Although the historical purist in me would like to see the names (putting those particular disputes in context of other known facts–leading to broader historical application), I think the church has a point. Mormons are much closer to their history than so many other groups. We self-identify with our ancestors, and use them in an Aesop’s fable kind of way–moralizing through their experiences. Maybe 150 years isn’t long enough for a statute of limitations on a point that we’re so prideful about.

  3. Nate Oman on February 26, 2004 at 5:47 pm

    The full set of DVDs costs something like $1300 so it is not the sort of thing you stick in your personal references library. The idea is clearly that libraries at research institutions buy a copy for their patrons. Kind of like buying a full set of John Adams’s papers on microfilm from the Massachusetts Historical Society.

  4. Karen on February 26, 2004 at 5:56 pm

    Yeah Nate, I caught that, hence the sarcastic emoticon that was apparently insufficiently sarcastic. I’ll try again with a wink. ;o)

    On to more serious matters: what is the subject matter. Does is run the broad gamut of church courts, or stay away from certain topics? I’m curious if there were political excommunications, or at least discipline relating to political issues…i.e. opposing the theocratic government structure of Nauvoo. Would be fascinating to read. I wonder if the John C. Bennett court is on there, and if so, if it’s obvious who it is. That would also be fascinating reading.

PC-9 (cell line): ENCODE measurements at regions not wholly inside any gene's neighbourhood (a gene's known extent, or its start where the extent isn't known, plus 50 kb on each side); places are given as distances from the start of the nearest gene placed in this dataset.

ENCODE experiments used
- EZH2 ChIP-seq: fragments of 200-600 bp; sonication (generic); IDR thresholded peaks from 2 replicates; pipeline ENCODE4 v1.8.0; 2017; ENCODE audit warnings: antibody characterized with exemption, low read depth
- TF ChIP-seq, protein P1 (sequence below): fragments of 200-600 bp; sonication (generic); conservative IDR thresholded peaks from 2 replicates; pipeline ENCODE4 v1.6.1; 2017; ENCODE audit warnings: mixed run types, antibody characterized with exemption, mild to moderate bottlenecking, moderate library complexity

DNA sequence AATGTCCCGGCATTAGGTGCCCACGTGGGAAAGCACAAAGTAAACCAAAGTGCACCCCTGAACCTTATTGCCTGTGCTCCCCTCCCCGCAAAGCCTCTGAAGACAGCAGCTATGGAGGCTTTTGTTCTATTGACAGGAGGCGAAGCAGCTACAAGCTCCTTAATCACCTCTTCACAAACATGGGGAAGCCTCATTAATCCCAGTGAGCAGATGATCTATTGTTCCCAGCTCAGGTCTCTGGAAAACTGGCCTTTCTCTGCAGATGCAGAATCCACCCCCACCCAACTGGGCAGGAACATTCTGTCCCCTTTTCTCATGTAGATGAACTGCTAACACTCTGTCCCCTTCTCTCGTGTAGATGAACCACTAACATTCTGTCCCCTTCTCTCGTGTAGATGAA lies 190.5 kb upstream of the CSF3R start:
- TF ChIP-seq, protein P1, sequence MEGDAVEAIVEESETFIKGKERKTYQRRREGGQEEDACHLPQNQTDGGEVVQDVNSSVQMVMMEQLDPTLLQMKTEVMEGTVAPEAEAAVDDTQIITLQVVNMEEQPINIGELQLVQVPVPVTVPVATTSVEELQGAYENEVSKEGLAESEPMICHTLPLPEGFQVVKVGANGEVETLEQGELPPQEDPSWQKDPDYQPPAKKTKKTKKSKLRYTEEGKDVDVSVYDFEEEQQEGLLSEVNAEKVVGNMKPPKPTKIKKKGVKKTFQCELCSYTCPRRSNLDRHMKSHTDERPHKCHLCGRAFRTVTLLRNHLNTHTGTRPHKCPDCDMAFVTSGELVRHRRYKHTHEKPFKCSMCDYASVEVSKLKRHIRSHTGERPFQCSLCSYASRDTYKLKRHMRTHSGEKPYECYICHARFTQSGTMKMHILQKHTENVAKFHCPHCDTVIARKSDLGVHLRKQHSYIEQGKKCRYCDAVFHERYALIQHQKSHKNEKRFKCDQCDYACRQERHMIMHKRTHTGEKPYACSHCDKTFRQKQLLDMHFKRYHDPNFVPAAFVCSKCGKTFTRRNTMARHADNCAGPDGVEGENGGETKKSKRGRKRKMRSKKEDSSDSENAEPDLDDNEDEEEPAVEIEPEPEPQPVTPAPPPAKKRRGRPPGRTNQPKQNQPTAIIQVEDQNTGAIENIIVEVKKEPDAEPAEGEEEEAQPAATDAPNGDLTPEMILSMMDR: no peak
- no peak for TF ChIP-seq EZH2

5. Nate Oman on February 26, 2004 at 5:59 pm

    Karen: I honestly don’t know. I haven’t looked at the collection. I have only talked to some people working on it read Begerra’s review. BTW, my bet is that you could probably request a copy of it through your local family history library. You would only be able to view it at the church facility, but I am sure that the main family history library in SLC has copies that can be mailed to branch locations.

  6. clarkgoble on February 26, 2004 at 6:28 pm

    I suspect that because of our focus on our pioneer heritage and our focus on families and geneology that such private matters are considered private longer. For instance we probably *care* how I grandparents and extended family are thought of longer than the average American.

  7. Eric James Stone on February 26, 2004 at 8:19 pm

    Let’s assume you’re someone who was involved in a church trial for moral infractions 150 years ago.

    Now, let’s assume that the church adopts a policy that the records of such trials will be opened to the public 80 years after the death of the person involved.

    Since you’re dead (and most likely your children are, too), it no longer matters to you whether your records remain anonymous, right?

    Wrong!

    You wouldn’t be too happy if, during the millenium, someone came up to you and said, “So, I was reading in the records about that morality problem you had back in Nauvoo…”

  8. Grasshopper on February 27, 2004 at 2:06 am

    Luke 12:2-3 (cf. D&C 1:3)
    2 For there is nothing covered, that shall not be revealed; neither hid, that shall not be known.
    3 Therefore whatsoever ye have spoken in darkness shall be heard in the light; and that which ye have spoken in the ear in closets shall be proclaimed upon the housetops.

    On the other hand:

    Ezekiel 33:14, 16
    14 Again, when I say unto the wicked, Thou shalt surely die; if he turn from his sin, and do that which is lawful and right…
    16 None of his sins that he hath committed shall be mentioned unto him…